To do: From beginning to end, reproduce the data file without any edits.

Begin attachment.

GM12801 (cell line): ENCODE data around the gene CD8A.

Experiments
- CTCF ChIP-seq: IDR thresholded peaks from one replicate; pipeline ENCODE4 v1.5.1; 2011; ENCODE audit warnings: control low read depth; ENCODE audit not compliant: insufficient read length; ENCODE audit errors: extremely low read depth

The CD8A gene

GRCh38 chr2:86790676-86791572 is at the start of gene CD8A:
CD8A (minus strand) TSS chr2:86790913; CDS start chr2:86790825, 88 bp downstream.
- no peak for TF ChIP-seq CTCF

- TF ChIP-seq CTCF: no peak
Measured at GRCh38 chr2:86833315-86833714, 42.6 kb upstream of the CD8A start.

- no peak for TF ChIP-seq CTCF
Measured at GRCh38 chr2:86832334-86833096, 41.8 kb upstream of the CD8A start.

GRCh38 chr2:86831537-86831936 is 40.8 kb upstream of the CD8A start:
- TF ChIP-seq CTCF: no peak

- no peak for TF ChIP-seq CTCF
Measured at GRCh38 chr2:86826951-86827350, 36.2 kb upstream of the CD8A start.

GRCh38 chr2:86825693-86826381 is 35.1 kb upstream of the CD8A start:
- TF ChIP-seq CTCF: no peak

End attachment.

GM12801 (cell line): ENCODE data around the gene CD8A.

Experiments
- CTCF ChIP-seq: IDR thresholded peaks from one replicate; pipeline ENCODE4 v1.5.1; 2011; ENCODE audit warnings: control low read depth; ENCODE audit not compliant: insufficient read length; ENCODE audit errors: extremely low read depth

The CD8A gene

GRCh38 chr2:86790676-86791572 is at the start of gene CD8A:
CD8A (minus strand) TSS chr2:86790913; CDS start chr2:86790825, 88 bp downstream.
- no peak for TF ChIP-seq CTCF

- TF ChIP-seq CTCF: no peak
Measured at GRCh38 chr2:86833315-86833714, 42.6 kb upstream of the CD8A start.

- no peak for TF ChIP-seq CTCF
Measured at GRCh38 chr2:86832334-86833096, 41.8 kb upstream of the CD8A start.

GRCh38 chr2:86831537-86831936 is 40.8 kb upstream of the CD8A start:
- TF ChIP-seq CTCF: no peak

- no peak for TF ChIP-seq CTCF
Measured at GRCh38 chr2:86826951-86827350, 36.2 kb upstream of the CD8A start.

GRCh38 chr2:86825693-86826381 is 35.1 kb upstream of the CD8A start:
- TF ChIP-seq CTCF: no peak